The UK automotive industry is fighting for better perception among schools, colleges and universities.
Bentley Motors head of manufacturing and labour relations Leonie Williams is a member of a group of like-minded HR professionals which meets quarterly to discuss skills and recruitment strategy, and she has concerns that while young people are gaining interest in degrees and careers in social media, sociology and even computer gaming, not enough are attracted to engineering and automotive careers.
At the recent SMMT International Automotive Summit in London she urged employers to bring young people into motor retail at an early age through work experience placements. Bentley supports 200 placements yearly.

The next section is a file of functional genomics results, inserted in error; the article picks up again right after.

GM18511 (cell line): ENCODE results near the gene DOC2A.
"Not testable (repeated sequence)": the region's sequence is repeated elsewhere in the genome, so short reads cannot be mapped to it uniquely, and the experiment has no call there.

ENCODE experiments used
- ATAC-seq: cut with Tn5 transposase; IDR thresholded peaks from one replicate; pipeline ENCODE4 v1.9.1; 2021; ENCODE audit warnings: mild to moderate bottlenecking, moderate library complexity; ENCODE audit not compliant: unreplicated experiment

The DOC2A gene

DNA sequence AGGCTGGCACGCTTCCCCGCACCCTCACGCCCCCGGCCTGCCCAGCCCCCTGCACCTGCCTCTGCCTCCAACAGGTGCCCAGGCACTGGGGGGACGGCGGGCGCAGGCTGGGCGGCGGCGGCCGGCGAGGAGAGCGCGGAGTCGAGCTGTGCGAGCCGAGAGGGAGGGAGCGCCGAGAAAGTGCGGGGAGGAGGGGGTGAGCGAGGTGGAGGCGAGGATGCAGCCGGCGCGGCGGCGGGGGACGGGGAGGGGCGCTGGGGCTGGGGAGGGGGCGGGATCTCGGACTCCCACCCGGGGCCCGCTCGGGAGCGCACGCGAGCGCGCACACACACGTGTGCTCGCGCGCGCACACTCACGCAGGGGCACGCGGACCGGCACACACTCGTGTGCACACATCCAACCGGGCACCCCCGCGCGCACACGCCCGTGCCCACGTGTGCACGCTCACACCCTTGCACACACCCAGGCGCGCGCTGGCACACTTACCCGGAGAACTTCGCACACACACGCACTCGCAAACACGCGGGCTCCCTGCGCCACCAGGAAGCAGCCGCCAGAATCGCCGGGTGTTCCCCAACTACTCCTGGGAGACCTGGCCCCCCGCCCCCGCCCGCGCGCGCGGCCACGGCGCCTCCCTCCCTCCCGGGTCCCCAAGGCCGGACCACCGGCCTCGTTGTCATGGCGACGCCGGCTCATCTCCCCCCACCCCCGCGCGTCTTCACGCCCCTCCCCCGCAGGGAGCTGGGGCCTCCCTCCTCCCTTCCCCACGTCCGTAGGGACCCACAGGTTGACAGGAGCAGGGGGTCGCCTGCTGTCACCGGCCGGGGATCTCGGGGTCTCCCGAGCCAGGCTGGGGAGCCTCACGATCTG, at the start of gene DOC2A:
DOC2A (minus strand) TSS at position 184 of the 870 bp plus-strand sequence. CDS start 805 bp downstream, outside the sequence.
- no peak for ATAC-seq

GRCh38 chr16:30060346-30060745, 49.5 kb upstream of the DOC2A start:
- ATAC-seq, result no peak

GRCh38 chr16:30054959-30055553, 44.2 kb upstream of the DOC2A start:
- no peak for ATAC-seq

Her call was backed by Citroen UK managing director Linda Jackson. Jackson questioned whether the industry's perception was "sexy enough" for young people, particularly at retailer level.
Apprentices are trained more in electronic technology than gearboxes now and the role of the sales executive is changing to embrace technology such as video walk-arounds too, she said.
The industry needs to attract younger people who are most familiar with the latest technology and systems, she said. "The customer journey is changing faster than the industry is adapting," Jackson added.
Williams added that when finding candidates for Bentley's graduate programme many lack the ability to apply their theoretical knowledge.
"Many students are simply not ready for work, it appears to be a shock" she added.
Bentley's development programme includes problem solving skills, presentation skills and community-based work that develops their leadership capabilities.